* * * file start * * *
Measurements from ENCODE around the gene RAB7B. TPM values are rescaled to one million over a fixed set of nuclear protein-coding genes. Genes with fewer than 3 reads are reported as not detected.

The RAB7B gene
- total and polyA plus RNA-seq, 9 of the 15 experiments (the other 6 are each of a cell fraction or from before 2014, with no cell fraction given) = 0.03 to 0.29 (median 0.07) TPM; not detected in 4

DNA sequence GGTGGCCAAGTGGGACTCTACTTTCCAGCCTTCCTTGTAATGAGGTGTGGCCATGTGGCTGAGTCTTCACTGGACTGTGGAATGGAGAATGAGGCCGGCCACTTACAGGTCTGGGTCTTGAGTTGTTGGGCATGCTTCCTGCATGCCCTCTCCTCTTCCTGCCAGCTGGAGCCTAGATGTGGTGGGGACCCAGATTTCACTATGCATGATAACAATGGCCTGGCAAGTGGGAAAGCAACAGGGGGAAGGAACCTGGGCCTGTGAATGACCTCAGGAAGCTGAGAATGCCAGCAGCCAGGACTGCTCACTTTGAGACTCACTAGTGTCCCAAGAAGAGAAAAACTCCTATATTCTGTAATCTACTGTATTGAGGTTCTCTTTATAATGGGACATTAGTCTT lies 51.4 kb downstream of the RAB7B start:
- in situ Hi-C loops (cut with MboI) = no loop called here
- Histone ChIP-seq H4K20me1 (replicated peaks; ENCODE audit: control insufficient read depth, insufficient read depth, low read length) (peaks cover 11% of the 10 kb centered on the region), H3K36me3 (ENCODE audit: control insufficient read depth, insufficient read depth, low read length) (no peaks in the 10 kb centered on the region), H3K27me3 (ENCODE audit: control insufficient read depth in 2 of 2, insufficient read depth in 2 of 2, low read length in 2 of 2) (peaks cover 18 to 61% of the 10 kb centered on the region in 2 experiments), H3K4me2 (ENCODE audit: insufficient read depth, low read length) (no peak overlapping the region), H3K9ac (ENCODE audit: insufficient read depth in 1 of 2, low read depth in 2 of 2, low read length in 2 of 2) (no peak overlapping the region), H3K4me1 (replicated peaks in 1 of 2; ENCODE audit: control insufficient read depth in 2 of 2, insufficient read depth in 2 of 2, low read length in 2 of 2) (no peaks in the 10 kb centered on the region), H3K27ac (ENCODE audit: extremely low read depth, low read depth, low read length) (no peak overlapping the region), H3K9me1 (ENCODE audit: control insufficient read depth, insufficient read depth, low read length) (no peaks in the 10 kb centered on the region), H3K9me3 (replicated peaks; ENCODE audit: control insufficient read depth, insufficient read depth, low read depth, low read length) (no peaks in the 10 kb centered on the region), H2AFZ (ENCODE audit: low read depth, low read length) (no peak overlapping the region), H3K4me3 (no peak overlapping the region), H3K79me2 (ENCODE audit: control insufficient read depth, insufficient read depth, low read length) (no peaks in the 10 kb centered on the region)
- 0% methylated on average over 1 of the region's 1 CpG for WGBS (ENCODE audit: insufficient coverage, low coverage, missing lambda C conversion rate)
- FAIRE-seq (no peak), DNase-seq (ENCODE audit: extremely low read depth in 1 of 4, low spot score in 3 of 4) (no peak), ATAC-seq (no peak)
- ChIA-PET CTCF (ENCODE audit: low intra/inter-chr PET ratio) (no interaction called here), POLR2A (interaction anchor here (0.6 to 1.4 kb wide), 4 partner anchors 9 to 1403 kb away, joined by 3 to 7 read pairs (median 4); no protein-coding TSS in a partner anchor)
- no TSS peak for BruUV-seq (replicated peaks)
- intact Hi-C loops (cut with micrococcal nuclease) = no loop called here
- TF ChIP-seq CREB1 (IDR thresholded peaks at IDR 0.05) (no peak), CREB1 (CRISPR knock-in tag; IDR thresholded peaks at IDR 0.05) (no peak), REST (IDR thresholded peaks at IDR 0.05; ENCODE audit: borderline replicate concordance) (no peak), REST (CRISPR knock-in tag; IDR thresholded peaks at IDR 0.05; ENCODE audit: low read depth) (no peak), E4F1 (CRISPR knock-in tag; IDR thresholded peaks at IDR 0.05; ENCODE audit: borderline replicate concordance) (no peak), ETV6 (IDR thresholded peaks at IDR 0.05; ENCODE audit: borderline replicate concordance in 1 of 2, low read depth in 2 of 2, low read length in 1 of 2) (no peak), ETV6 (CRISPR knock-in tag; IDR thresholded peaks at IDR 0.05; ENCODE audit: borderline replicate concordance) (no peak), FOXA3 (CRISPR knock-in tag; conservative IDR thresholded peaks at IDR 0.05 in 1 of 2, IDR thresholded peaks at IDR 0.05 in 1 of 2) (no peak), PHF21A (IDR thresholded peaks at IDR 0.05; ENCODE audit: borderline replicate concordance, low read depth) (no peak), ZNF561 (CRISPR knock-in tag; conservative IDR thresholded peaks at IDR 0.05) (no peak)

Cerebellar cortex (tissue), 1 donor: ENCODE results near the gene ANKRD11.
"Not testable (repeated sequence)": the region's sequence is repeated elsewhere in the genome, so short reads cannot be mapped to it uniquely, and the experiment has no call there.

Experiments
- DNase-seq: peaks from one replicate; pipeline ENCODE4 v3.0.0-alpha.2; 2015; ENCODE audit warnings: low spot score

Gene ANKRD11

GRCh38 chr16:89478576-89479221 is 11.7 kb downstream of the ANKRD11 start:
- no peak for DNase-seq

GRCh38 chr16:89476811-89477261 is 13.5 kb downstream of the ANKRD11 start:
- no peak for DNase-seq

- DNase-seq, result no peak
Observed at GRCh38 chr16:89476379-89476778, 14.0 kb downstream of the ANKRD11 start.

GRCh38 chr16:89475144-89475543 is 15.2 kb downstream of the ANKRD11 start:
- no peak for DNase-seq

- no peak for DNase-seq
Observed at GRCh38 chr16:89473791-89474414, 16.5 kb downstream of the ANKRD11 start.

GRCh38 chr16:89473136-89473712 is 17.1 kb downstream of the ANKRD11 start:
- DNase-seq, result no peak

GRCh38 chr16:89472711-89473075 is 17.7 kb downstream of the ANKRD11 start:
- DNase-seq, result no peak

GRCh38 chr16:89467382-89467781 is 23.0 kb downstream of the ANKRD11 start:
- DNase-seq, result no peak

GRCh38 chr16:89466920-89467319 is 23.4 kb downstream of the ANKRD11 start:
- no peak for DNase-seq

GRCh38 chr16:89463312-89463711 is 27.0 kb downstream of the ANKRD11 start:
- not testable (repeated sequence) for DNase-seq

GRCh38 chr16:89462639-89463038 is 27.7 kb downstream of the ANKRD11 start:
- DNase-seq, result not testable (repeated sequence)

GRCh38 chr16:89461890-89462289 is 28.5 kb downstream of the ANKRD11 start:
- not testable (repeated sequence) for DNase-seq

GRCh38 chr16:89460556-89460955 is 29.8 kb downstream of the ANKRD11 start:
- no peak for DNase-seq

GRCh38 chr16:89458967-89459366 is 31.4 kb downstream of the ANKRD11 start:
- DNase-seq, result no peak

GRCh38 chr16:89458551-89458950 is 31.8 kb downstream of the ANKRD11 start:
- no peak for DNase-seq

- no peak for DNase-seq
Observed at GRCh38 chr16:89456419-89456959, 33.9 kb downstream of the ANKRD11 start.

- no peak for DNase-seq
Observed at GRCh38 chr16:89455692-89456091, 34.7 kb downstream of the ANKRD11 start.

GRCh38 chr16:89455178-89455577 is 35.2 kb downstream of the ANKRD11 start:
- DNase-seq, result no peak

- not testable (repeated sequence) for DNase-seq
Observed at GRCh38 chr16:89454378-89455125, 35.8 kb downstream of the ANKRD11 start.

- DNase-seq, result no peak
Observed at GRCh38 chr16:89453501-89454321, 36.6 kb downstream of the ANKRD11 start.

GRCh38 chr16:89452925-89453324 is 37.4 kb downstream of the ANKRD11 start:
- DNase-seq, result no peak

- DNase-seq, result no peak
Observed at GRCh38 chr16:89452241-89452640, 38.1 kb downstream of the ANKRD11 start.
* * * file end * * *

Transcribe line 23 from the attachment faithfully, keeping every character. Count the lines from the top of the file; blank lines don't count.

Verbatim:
Observed at GRCh38 chr16:89476379-89476778, 14.0 kb downstream of the ANKRD11 start.